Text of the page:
Benjamin Tate–aka Joshua Palmatier–has four novels on the shelf, the most recent being WELL OF SORROWS, an epic, dark fantasy with covered wagons. He has also written a short story and helped edit the anthology AFTER HOURS: TALES FROM THE UR-BAR. Check out his other short stories–and the “Throne of Amenkor” trilogy–at www.joshuapalmatier.com and www.benjamintate.com.
First of all, thanks to The Night Bazaar for inviting me to guest blog today! I really appreciate the opportunity.
I thought I’d talk a little bit about ebooks. Not a post about how they’re steadily taking over the market with a bunch of numbers to throw at you. Not a post about how the dead-tree print publishers need to figure out how to adapt to handle the new market, or that they aren’t adapting to the new market, or that they’re threatened and on the verge of collapse, or anything even market/publisher related.
I want to talk about ebooks personally. Meaning, what I think about them. And then I’d like to know what YOU all think about them.
First of all, I’m not in denial about ebooks. I realize that this is certainly a wave for the future, one that many will grab hold of and run with. We’ve already seen how the wave has affected authors in the market: we have authors starting out with ebooks, making a name, and then selling to the print markets; we also have print authors abandoning that market and switching over to ebooks; in fact, we have all of the spectrum in between as well, we just hear about the extremes. So ebooks are here and I think they’re here to stay. The print markets can’t deny this any longer and so now, as the publishing world shifts to make room for the digital age, we’re all shifting along with it. This should not have been a surprise. Anyone remember the PADDs from Star Trek? And that was decades ago.
So I know that ebooks are here to stay. In fact, I believe the ebook market will continue to expand (it’s not done yet), until it hits a stabilization level, with a certain percentage of people buying ebooks and the rest continuing to demand print versions. Where that final percentage will fall, I have no idea. My guess would be that the sale of ebooks will by greater than print in the long run, and as time passes, the print market will continue to shrink slowly. It’s only common sense.
And yet . . . and yet . . . I refuse to get an ereader. I don’t WANT ebooks. I, personally, want to have the book there, physically, so I can read it, enjoy it, tote it around with me, and ultimately put it on the shelves in my library. I actually WANT a library. In my final house, I imagine built-in book shelves in nearly all of the rooms (I’ll let the kitchen have shelves for other things . . . perhaps the bathroom). I want the rooms to SMELL of books. I wonder why all of these candle factories haven’t come up with the candle that smells like books yet. I’d buy it. And I’m saying this as a reader of books, a lover of books.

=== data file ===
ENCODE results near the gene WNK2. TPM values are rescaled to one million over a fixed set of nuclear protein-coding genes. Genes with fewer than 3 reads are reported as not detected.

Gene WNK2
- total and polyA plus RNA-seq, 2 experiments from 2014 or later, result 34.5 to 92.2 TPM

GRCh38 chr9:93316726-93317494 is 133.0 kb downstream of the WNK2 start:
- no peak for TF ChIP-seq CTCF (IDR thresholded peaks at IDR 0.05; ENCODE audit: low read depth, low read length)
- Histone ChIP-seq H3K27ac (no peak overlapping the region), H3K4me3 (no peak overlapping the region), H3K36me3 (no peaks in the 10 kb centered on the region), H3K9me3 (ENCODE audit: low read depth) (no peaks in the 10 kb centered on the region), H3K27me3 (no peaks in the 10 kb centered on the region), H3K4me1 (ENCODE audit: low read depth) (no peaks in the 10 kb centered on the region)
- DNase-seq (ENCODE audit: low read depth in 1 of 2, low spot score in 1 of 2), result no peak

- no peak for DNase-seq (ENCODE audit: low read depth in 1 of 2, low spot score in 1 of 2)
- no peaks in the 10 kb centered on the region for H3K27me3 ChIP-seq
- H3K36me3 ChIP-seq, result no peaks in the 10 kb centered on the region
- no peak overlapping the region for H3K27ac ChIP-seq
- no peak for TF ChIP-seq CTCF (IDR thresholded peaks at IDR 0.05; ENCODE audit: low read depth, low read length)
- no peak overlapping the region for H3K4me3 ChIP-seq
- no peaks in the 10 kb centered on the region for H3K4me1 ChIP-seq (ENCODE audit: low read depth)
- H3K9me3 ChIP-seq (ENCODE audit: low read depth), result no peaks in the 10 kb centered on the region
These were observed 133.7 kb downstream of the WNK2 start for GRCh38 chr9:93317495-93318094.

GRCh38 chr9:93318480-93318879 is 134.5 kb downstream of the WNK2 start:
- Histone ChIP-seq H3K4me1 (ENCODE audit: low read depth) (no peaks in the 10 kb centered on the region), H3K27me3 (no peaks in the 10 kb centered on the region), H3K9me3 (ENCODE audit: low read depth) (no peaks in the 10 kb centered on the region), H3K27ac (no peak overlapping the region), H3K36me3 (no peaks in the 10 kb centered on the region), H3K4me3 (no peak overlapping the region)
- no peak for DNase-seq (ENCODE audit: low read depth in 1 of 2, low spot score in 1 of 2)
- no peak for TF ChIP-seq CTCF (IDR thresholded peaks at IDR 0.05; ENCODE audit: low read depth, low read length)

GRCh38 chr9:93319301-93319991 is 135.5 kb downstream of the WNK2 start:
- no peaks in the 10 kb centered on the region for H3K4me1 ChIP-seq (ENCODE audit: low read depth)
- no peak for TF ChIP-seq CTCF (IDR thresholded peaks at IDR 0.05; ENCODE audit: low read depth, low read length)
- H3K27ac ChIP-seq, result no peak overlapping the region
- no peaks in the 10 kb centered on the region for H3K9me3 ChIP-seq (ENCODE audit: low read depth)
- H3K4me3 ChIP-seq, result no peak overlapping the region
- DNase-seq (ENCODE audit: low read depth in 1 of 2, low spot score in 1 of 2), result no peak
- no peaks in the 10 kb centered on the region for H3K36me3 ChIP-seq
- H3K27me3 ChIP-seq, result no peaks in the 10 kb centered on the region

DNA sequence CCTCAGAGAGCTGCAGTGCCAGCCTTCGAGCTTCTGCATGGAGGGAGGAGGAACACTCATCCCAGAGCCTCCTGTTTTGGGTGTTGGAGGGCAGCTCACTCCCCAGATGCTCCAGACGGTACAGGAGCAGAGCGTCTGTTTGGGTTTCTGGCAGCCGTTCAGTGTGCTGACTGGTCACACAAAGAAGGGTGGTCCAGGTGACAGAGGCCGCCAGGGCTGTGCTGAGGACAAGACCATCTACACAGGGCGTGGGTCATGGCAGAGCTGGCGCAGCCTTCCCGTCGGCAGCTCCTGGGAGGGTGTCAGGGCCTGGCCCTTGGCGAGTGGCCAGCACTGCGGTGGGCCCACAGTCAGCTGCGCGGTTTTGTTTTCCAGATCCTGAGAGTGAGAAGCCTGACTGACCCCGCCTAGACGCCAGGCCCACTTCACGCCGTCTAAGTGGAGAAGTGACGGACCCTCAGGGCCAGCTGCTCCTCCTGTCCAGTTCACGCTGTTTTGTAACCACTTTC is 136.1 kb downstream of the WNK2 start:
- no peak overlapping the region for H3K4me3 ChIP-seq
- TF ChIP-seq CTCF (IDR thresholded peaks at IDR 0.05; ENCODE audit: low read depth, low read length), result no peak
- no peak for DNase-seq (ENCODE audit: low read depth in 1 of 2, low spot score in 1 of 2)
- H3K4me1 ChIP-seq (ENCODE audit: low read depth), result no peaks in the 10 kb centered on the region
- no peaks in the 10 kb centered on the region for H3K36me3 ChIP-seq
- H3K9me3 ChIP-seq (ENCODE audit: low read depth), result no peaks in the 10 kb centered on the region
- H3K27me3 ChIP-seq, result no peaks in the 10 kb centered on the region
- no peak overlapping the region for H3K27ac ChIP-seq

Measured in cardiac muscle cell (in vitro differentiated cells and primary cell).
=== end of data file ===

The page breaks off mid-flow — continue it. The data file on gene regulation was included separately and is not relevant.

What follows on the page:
As a writer, I also want the print copy of the book. Getting that package in the mail with your new book inside is special. It’s a SQUEE moment that just can’t be rivaled. And I’m sorry, but having an email or message simply say that your new book has been downloaded to your ereader just won’t evoke the same emotions. My heart won’t quicken, my blood won’t pound, and dancing around the house with the ereader clutched to my chest while I giggle wildly isn’t the same. I mean, how does it know which book inside of it I’m dancing with? It would be like dancing with my entire library all at once and I don’t think I have the stamina for that. No one book would feel special.
In any case, I can’t foresee myself giving up the physical connection I make with a print book as I read it. It’s not just paper, it’s an experience, one that I’m enjoying with this particular author and this particular book. I won’t get that kind of individuality with an ereader. Don’t get me wrong. I see the advantages of an ereader. I could have the entire library at my fingertips at any time. I could finish one book and immediately dive into another. It would certainly help me organize my books better, quicker, and easier than my current put-it-on-the-shelf system (alphabetically, yes, but there’s lots of shifting around). I see the advantages . . . they just aren’t significant enough yet to outweigh the experience of the print version.
I’m also realistic. I refuse to get the ereader now, but I’m sure in the future I’ll have to cave and get one, preferably once they’ve worked all of the kinks out and such. I figure I’ll be forced to by the publishers, because at some point they’re going to have a book I want to read that’s ONLY being released in ebook format. Once that happens, I’ll probably invest in something.
But until then, I want my dead-tree copy, dammit!
What about you guys? Let’s do an informal survey: which do you favor, ebooks or print books? Weigh in and tell us why!